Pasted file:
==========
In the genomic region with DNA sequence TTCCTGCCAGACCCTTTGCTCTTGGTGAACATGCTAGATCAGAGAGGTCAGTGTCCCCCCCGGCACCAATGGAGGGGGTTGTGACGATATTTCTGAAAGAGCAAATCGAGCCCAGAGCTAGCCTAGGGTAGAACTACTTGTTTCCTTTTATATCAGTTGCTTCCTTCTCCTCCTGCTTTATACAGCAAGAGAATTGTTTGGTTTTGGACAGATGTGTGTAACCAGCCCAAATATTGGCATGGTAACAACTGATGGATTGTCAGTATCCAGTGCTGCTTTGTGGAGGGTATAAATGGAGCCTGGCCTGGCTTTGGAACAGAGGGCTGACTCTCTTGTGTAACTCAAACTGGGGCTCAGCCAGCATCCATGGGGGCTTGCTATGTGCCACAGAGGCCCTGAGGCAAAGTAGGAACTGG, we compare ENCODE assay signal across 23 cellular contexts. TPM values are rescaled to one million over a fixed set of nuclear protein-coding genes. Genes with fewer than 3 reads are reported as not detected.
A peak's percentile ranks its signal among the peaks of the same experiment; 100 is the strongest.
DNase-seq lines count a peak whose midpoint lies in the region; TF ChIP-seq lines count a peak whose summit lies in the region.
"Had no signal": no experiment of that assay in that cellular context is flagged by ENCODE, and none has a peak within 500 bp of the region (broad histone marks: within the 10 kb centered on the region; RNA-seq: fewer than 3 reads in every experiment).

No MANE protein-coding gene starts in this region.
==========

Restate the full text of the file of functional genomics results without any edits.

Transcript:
In the genomic region with DNA sequence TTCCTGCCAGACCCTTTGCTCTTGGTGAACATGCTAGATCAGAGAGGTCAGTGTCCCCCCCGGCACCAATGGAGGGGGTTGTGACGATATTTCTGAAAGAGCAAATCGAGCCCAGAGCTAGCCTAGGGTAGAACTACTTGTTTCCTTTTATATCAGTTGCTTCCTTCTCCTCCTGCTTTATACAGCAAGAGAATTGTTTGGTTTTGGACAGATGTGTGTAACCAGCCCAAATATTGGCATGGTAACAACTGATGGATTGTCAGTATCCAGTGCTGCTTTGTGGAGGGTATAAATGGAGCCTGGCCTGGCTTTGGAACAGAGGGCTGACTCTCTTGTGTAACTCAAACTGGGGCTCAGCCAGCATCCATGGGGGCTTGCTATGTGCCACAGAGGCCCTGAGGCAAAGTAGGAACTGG, we compare ENCODE assay signal across 23 cellular contexts. TPM values are rescaled to one million over a fixed set of nuclear protein-coding genes. Genes with fewer than 3 reads are reported as not detected.
A peak's percentile ranks its signal among the peaks of the same experiment; 100 is the strongest.
DNase-seq lines count a peak whose midpoint lies in the region; TF ChIP-seq lines count a peak whose summit lies in the region.
"Had no signal": no experiment of that assay in that cellular context is flagged by ENCODE, and none has a peak within 500 bp of the region (broad histone marks: within the 10 kb centered on the region; RNA-seq: fewer than 3 reads in every experiment).

No MANE protein-coding gene starts in this region.